Environmentalist, Green

America Recycles Day

America Recycles
Americans’ recycling rate is only 34.7%.
Image: Shutterstock

I’ll be the first to admit that I’ve never even heard of America Recycles Day, but what a wonderful thing to discover!  With all the hoopla around Thanksgiving, this “holiday” that falls on November 15th, can easily be overlooked.  Yet, recycling is such an important thing for our environment that it’s critical we don’t disregard it.

Recycling is something that seems like it’s always been around to some extent.  It has as long as I can remember, anyway.  It really didn’t seem like that big of a deal. Our family had a recycling bin for papers and cans.  We recycled.  It was what you did, or so I thought.

My family went on a trip to visit my grandmother in St. Lois, MO somewhere around the mid-1990s.  My loving grandmother graciously provided us with sodas upon arrival.  I finished mine and looked around for the recycle bin.  Unable to locate it, I kindly asked my grandma where it was.  She looked at me like I was crazy.

“Oh, we just throw things away here,” she said.

I was completely floored.  The world had just flipped upside-down.  No recycle bin?  What planet were we living on?  I felt unable to actually throw the can away.  My consciousness would not let me do it.  I actually held onto that can until I got to the airport and could recycle it!  I’m pretty sure my grandmother had confirmed her suspicions that I was indeed a strange child.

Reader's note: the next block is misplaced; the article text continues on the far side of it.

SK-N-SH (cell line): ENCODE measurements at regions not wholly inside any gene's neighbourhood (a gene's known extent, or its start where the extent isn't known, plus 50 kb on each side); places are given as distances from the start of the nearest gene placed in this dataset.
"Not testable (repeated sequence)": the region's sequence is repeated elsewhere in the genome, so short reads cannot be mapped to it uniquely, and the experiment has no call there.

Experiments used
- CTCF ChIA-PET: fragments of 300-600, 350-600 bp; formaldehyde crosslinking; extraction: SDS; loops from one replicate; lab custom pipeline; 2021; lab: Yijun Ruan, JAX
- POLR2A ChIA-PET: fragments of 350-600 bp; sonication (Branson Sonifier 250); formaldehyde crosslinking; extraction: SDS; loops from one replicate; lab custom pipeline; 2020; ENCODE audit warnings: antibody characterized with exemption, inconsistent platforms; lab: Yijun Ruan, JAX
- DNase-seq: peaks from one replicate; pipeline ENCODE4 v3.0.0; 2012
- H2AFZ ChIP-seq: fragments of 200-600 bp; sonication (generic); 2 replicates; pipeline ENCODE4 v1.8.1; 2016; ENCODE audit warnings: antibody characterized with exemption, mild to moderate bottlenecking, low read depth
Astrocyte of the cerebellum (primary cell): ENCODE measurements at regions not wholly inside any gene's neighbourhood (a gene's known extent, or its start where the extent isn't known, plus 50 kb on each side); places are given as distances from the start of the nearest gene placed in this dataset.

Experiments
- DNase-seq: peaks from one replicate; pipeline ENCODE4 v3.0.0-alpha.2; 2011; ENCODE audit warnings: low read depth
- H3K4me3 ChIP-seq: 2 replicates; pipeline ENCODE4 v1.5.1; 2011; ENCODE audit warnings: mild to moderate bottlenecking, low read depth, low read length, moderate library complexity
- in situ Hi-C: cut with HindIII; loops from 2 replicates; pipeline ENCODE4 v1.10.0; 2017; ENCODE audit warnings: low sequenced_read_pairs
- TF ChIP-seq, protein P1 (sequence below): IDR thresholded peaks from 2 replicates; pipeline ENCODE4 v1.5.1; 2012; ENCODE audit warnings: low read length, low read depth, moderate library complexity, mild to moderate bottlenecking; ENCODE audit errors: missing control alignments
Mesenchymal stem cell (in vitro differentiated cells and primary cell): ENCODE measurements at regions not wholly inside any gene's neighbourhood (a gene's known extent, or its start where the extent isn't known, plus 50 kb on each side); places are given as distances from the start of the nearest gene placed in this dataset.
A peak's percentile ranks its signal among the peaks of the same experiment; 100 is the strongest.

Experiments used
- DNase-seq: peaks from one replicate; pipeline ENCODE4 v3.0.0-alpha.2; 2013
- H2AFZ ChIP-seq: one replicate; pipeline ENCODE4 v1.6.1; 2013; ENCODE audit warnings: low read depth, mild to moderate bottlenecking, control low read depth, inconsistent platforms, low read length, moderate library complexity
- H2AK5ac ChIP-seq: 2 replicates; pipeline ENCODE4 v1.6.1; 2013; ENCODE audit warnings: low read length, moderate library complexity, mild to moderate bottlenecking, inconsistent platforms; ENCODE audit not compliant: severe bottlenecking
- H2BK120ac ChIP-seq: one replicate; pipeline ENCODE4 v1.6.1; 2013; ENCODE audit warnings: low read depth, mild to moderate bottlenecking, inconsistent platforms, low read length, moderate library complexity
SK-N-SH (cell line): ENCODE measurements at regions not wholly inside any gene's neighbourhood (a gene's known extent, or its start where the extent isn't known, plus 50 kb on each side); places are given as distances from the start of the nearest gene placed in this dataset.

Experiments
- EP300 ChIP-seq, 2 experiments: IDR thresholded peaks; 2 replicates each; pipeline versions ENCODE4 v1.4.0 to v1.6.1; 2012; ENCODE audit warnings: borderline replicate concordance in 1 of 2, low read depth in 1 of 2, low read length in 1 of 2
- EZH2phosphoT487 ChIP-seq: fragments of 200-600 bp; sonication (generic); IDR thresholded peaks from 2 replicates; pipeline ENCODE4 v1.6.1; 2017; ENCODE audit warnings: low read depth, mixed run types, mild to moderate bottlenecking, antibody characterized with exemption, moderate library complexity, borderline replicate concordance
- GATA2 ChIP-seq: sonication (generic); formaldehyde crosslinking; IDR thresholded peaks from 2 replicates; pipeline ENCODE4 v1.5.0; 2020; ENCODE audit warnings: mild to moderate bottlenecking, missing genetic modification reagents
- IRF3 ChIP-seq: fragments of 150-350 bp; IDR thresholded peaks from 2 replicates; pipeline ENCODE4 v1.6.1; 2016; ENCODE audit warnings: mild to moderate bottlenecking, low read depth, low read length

Years later while in Japan, I was equally amazed to find that they had about 20 different categories of recycling.  I thought cities like Seattle were doing well until I stumbled upon the Japanese system.  At that point, I wondered if Seattle was now a little like a grandmother who had no idea a system like this could exist.

America needs to keep up the effort of recycling.  The statistics are not flattering.  The average American produces 4.4 pounds of trash per day.  Yes, that’s per person per day.  The U.S. creates over 250 million tons of garbage every year.  Yet, our national recycling rate is only 34.7 percent.  Compare that to 77 percent in Japan in 2010.  It’s probably even higher now.

So, America, let’s be proud to celebrate America Recycles Day.  Clean out your closet and donate the extra clothes to a shelter.  Hold a yard sale to get rid of your old stuff.  Try to think of new ways to use ordinary household items.  Don’t forget to recycle your cans, newspapers, plastic bottles, glass bottles, and other paper scraps.  Why not go one step further and search for ways to recycle appliances like cell phones and batteries safely?

Let’s make it a goal to reach at least 50 percent recycling rate next year!


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